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Are there any rules for omitting an article after the word "with"?

  1. for instance, a sentence I see a lot is:

    The procedure fails with small probability

    rather than with a small probability.

  2. What happens when we have a possession of the form: <object1> with (a/?) <object2> where the first object is plural, but the second is not. E.g.,

    procedures with a fixed cost

    or

    procedures with fixed cost

    ... or maybe a simpler example: cars with radio vs. cars with a radio.

1

The sentence you posted looks wrong partly because a "probability" is really low-high, not small-large. The correct sentence would be more along the lines of:

The procedure fails with low probability

I know that doesn't answer your question, but without correcting that either answer will "look" a little wrong, making it harder for you to judge the issue of article placement.

Now to the answer: You can miss the article because "probability" isn't really an object. You can't hold a probability, nor can you eat, have, hold or throw one. As such, it's not really something that "needs" an article.

Personally, I'd still use "with a" in that sentence, as I think it's both "more" correct and sounds better.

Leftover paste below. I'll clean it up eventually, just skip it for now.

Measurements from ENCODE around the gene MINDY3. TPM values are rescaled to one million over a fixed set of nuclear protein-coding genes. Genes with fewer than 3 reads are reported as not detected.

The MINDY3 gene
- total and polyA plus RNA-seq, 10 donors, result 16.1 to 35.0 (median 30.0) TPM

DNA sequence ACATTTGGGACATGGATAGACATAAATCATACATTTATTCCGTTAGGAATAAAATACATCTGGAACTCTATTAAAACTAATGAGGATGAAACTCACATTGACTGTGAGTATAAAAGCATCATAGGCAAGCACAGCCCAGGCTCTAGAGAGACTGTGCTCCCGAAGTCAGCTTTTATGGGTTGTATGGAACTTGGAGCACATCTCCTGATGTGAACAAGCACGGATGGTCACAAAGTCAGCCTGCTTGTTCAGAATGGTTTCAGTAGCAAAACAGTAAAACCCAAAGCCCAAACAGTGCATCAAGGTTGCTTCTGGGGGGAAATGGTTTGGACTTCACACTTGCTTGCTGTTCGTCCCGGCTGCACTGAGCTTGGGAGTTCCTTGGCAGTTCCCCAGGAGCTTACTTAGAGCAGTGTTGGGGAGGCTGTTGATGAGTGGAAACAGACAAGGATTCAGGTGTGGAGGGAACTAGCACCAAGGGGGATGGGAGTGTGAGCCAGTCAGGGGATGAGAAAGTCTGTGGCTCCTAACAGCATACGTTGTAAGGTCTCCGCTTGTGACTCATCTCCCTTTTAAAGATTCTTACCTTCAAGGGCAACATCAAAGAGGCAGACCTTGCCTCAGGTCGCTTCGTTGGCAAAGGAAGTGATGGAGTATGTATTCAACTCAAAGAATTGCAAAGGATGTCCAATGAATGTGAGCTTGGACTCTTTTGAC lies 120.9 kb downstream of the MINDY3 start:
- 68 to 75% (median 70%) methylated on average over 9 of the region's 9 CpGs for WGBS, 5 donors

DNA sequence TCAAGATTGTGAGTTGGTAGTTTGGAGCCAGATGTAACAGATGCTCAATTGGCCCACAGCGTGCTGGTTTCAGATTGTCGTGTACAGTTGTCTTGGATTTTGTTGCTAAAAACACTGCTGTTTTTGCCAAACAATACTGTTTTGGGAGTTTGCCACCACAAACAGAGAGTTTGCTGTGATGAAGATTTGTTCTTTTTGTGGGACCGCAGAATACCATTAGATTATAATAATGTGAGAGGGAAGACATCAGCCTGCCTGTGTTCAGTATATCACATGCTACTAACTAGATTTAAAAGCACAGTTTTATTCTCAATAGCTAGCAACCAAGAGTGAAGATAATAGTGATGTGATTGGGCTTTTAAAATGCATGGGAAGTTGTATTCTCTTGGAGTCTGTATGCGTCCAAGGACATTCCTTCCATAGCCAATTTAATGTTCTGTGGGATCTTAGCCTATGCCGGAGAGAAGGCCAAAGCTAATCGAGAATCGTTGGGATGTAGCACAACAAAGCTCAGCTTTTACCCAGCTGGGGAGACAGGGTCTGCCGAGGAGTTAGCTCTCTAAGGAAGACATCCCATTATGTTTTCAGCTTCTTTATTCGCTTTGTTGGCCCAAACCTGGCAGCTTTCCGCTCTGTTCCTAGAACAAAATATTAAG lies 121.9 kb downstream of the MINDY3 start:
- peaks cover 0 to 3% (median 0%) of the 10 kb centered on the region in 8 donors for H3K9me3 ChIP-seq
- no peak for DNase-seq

The procedure fails with a low probability

Then again, I'm still not sure the sentence makes sense :p does probability usually affect an outcome? Or does it simply describe the likelihood of an outcome? That's probably a question for another day.

1

I'm going to place a bet on the idea that the article differentiates between a defined object and a concept. This doesn't discredit the other answers here which are respectable in their own right.

The concept of 'low probability' is just that: a concept, an idea. To attribute this concept to something like a procedure says that the procedure has a low chance of failing. 'A low probability' implies that there is a defined probability for this object instead of just declaring that there is a low chance of something happening.

For 'procedures with fixed cost' I would include the article, because in this example you would define a fixed cost: a 'fixed cost' isn't really a concept, nor is it the same for each procedure.

The same follows with the car example: each car has its own radio, hence 'cars with a radio', or, even better, 'cars with radios'.

TL;DR:

The inclusion of the article implies a defined object instead of the concept of one. Consider the difference in meaning between 'drugs' and 'some drugs', or 'alcohol' and 'some alcohol' or 'friendship' and 'a friendship'.

Trivia: It's the opposite in Spanish. 'Las drogas' is the concept while 'drogas' is the objects.

  • MMJZ, I just spent half an hour trying to think my way to what you've already posted. Curses; foiled again! Then, you lost me with '… fixed cost' being different from '… low probability.' How do 'cost' and 'probability' vary, as parts of speech, please? – Robbie Goodwin Jan 13 '17 at 21:03
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Hmmm there are interesting answers here. However, I would try to forget the differentiation between concepts (like probability) and physical constructs (like a probability). These are not that well defined in English grammar for anyone to prescribe the correct usage of. That being said, as a descriptive grammar I would agree with @Jon Story.

The prevalence is to use the article - stick with that and you will not go far wrong.

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